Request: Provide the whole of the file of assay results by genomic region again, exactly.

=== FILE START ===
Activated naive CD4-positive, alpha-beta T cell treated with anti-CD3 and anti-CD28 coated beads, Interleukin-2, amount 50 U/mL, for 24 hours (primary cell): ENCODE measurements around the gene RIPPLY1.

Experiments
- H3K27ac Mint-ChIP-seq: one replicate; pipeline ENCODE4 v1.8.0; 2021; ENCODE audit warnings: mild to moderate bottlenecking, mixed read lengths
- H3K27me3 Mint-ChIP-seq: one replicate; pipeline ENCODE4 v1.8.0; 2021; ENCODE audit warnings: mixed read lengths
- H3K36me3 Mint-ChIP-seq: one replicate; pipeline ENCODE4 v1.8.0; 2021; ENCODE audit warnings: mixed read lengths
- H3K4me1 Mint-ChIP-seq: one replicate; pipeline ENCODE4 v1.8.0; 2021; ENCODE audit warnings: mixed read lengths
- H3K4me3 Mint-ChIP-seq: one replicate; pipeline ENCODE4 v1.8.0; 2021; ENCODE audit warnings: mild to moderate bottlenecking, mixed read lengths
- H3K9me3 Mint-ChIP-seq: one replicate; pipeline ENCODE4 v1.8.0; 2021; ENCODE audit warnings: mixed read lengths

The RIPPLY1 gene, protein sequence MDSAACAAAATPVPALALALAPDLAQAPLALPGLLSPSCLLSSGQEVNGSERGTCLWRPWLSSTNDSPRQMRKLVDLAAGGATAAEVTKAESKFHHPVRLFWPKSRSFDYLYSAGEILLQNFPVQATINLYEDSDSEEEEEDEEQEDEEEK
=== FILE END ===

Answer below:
Activated naive CD4-positive, alpha-beta T cell treated with anti-CD3 and anti-CD28 coated beads, Interleukin-2, amount 50 U/mL, for 24 hours (primary cell): ENCODE measurements around the gene RIPPLY1.

Experiments
- H3K27ac Mint-ChIP-seq: one replicate; pipeline ENCODE4 v1.8.0; 2021; ENCODE audit warnings: mild to moderate bottlenecking, mixed read lengths
- H3K27me3 Mint-ChIP-seq: one replicate; pipeline ENCODE4 v1.8.0; 2021; ENCODE audit warnings: mixed read lengths
- H3K36me3 Mint-ChIP-seq: one replicate; pipeline ENCODE4 v1.8.0; 2021; ENCODE audit warnings: mixed read lengths
- H3K4me1 Mint-ChIP-seq: one replicate; pipeline ENCODE4 v1.8.0; 2021; ENCODE audit warnings: mixed read lengths
- H3K4me3 Mint-ChIP-seq: one replicate; pipeline ENCODE4 v1.8.0; 2021; ENCODE audit warnings: mild to moderate bottlenecking, mixed read lengths
- H3K9me3 Mint-ChIP-seq: one replicate; pipeline ENCODE4 v1.8.0; 2021; ENCODE audit warnings: mixed read lengths

The RIPPLY1 gene, protein sequence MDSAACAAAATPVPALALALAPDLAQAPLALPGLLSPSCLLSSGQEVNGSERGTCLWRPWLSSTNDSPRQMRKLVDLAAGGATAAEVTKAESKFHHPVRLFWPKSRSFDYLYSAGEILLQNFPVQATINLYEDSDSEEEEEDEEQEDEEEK